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Monday, March 11, 2013

Many lies lie between one truth, no Doubt -PLAY

Doubt is a drama written by John Patrick Shanley
Doubts, gossips , parable
The Setting of the Play: Bronx, New York - 1964. The play takes place, mostly, in the offices of a Catholic School.

the playwright argues in his preface, "deep down, under the chatter we have come to a place where we know that we don't know... anything. But nobody's willing to say that.

to read about the plot, here


"Gossip kills three: the teller, the listener, and the subject."

 Having a sharp tongue may cut your own throat.

Click the link to enjoy The Sermons of Father Flynn (Doubt)

A woman was gossiping with a friend about a man she hardly knew— I know none of you have ever done this—that night she had a dream. A great hand appeared over her and pointed down at her. She was immediately seized with an overwhelming sense of guilt. The next day she went to confession.
She got the old parish priest, Father O’Rourke, and she told him the whole thing. “Is gossiping a sin?” she asked the old man. “Was that the hand of God Almighty pointing a finger at me? Should I be asking your absolution? Father, tell me, have I done something wrong?”
“Yes!” Father O’Rourke answered her. “Yes, you ignorant, badly brought-up female! You have borne false witness against your neighbor, you have played fast and loose with his reputation, and you should be heartily ashamed!”
So the woman said she was sorry and asked for forgiveness. “Not so fast!” says O’Rourke. “I want you to go home, take a pillow up on your roof, cut it open with a knife, and return here to me!”
So the woman went home, took a pillow off her bed, a knife from the drawer, went up the fire escape to the roof, and stabbed the pillow. Then she went back to the old parish priest as instructed. “Did you gut the pillow with the knife?” he says.”Yes, Father.” “And what was the result?” “Feathers,” she said. A world of feathers.
“Feathers?” he repeated. “Feathers everywhere, Father!”
“Now I want you to go back and gather up every last feather that flew out on the wind!”
“Well,” she said, “it can’t be done. I don’t know where they went. The wind took them all over.”
”And that,” said Father O’Rourke,“is gossip!”

What do you do when you’re not sure? That’s the topic of my sermon today.
Last year, when President Kennedy was assassinated, who among us did not experience the most profound disorientation? Despair? Which way? What now? What do I say to my kids? What do I tell myself? It was a time of people sitting together, bound together by a common feeling of hopelessness. But think of that! Your BOND with your fellow being was your Despair. It was a public experience. It was awful, but we were in it together. How much worse is it then for the lone man, the lone woman, stricken by a private calamity?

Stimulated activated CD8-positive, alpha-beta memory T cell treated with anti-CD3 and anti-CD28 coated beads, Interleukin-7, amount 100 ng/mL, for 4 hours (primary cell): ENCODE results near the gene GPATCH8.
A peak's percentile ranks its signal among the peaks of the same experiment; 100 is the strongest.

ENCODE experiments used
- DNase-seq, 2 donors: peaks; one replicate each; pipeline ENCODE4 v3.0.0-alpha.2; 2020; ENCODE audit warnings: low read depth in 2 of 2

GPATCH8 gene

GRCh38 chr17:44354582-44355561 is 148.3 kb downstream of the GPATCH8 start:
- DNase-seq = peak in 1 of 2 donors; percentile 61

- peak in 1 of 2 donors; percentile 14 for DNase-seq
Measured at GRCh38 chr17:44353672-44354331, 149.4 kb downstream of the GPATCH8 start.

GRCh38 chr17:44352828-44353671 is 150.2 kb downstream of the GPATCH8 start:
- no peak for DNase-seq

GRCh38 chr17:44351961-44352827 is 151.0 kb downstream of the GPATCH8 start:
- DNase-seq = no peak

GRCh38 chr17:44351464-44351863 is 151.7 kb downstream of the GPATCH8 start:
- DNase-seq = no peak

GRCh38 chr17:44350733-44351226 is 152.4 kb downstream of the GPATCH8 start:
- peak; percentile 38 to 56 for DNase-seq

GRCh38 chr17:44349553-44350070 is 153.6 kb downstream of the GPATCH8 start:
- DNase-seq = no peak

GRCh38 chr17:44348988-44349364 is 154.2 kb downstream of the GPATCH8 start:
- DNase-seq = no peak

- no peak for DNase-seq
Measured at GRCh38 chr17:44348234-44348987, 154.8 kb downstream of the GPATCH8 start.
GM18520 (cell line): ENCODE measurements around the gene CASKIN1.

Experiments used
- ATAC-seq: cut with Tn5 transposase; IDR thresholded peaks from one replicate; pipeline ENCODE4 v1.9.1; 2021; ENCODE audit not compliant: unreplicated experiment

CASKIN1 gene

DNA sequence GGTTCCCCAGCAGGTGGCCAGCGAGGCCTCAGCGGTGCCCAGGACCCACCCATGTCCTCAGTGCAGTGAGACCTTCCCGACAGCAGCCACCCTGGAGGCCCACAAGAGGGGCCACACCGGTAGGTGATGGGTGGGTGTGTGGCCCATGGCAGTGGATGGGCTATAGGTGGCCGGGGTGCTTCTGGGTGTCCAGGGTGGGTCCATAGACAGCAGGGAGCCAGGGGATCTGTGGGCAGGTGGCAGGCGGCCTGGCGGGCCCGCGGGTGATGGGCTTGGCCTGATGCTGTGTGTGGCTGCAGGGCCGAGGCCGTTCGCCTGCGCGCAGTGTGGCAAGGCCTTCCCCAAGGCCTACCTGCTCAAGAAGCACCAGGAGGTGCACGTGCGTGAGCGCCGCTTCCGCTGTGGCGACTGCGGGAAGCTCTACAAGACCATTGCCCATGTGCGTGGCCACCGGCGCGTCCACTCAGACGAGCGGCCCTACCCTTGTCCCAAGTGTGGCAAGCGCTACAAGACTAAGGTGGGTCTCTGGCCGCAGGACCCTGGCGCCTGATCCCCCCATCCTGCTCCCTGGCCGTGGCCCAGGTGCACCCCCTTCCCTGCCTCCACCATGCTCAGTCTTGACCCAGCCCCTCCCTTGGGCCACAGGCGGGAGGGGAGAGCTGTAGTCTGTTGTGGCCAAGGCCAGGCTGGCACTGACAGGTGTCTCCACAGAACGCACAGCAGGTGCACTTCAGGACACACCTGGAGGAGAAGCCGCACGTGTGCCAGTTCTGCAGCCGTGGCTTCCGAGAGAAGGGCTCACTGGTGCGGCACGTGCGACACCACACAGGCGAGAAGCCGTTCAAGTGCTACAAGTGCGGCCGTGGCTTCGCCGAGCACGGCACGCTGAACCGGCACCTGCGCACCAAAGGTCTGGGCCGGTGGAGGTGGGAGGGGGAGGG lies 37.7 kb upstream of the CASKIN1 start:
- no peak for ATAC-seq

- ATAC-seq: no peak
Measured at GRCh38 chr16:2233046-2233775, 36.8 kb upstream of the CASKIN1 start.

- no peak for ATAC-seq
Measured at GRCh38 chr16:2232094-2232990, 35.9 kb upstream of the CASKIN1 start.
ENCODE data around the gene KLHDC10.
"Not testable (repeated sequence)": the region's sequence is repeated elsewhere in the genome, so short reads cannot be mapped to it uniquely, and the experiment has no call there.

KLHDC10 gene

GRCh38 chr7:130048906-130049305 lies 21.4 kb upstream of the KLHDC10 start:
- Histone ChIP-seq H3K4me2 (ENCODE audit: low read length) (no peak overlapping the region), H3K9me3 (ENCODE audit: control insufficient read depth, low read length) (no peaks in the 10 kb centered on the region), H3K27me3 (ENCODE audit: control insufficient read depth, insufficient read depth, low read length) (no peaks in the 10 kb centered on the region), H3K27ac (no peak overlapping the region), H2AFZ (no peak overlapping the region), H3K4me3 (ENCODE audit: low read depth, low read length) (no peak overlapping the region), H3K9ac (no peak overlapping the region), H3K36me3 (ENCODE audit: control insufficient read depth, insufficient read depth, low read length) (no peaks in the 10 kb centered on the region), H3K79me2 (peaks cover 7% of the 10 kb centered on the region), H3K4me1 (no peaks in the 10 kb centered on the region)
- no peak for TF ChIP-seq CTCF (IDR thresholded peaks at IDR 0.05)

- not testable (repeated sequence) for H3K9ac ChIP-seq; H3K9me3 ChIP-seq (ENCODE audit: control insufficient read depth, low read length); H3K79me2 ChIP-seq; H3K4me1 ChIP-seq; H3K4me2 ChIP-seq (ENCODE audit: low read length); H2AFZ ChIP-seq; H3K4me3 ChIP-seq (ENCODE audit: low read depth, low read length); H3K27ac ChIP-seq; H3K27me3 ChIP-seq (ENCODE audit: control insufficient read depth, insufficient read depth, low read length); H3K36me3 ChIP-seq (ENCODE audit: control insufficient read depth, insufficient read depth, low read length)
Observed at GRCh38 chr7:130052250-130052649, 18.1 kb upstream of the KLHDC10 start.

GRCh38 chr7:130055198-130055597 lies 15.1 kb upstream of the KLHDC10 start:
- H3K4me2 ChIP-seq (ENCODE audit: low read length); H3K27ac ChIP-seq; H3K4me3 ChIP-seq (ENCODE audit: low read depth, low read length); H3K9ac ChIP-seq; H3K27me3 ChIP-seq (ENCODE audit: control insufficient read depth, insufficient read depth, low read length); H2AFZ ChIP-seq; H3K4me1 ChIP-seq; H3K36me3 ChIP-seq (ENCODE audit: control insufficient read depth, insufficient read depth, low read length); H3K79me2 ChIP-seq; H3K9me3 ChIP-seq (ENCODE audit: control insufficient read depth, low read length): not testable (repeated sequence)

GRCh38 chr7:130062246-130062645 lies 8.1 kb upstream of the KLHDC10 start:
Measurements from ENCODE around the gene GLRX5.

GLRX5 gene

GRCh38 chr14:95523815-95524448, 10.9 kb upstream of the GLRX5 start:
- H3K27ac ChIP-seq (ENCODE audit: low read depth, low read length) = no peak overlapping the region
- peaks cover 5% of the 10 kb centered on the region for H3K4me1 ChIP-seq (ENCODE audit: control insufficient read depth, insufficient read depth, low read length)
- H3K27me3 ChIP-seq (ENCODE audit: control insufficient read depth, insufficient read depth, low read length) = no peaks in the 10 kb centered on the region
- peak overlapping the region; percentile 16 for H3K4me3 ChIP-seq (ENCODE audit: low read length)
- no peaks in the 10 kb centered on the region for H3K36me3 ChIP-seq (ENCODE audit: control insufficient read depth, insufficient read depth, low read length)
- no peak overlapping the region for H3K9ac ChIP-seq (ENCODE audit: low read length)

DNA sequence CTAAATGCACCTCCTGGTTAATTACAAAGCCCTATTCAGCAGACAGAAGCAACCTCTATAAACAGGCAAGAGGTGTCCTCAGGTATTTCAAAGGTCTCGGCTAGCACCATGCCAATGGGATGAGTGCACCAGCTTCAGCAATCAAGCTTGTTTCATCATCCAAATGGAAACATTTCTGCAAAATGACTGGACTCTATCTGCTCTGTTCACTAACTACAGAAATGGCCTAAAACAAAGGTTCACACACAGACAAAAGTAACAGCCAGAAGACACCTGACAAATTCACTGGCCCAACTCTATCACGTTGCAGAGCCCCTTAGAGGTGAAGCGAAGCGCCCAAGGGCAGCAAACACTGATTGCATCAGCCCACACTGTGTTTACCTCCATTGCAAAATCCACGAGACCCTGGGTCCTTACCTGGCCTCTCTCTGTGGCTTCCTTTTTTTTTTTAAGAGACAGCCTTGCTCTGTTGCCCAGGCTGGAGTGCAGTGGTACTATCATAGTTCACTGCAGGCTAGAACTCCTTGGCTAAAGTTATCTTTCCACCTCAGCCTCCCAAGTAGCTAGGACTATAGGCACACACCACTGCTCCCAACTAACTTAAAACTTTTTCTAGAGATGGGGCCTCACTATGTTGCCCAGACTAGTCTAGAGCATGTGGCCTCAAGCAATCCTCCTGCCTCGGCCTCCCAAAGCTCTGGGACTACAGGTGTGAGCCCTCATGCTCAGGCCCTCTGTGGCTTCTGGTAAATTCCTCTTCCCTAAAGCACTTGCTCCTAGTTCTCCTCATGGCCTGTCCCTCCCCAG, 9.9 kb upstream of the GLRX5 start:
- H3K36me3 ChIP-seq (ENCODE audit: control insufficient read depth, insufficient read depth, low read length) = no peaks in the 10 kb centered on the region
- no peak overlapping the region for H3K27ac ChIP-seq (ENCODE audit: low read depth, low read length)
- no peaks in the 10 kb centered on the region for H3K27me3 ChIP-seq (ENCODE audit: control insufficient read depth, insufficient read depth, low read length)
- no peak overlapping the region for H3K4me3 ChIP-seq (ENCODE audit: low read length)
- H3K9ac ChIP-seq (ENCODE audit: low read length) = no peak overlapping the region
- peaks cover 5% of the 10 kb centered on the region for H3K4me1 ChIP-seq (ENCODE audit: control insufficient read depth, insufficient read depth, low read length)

‘No one knows I’m sick.’
‘No one knows I’ve lost my last real friend.’
‘No one knows I’ve done something wrong.’
Imagine the isolation. Now you see the world as through a window. On one side of the glass: happy, untroubled people, and on the other side: you.
I want to tell you a story. A cargo ship sank one night. It caught fire and went down. And only this one sailor survived. He found a lifeboat, rigged a sail…and being of a nautical discipline…turned his eyes to the Heavens and read the stars. He set a course for his home, and exhausted, fell asleep. Clouds rolled in. And for the next twenty nights, he could no longer see the stars. He thought he was on course, but there was no way to be certain. And as the days rolled on, and the sailor wasted away, he began to have doubts. Had he set his course right? Was he still going on towards his home? Or was he horribly lost… and doomed to a terrible death? No way to know. The message of the constellations – had he imagined it because of his desperate circumstance? Or had he seen truth once… and now had to hold on to it without further reassurance? There are those of you in church today who know exactly the crisis of faith I describe. And I want to say to you: DOUBT can be a bond as powerful and sustaining as certainty. When you are lost, you are not alone.

On the subject of doubt, Rabbi Sholom Ciment told this story:
The only survivor of a shipwreck washed up on a small uninhabited island.  He prayed feverishly for God to rescue him and every day he scanned the horizon for help, but none seemed forthcoming.
Exhausted, he eventually managed to build a little hut out of driftwood to protect him from the elements and to store his few possessions.  But then one day, after scavenging for food, he arrived home to find his little hut in flames, the smoke rolling up to the sky.
The worst had happened; everything was lost.  He was stung with grief and anger. "God, how could you do this to me?" he cried.  (He certainly had his doubts about God!)  Early the next day, however, he was awakened by the sound of a ship that was approaching the island.  It had come to rescue him.  "How did you know I was here?" the weary man asked his rescuers.  "We saw your smoke signal," they replied."
  (Source:  "Fire And Smoke," by  Rabbi Sholom Ciment, The Jewish TImes) 

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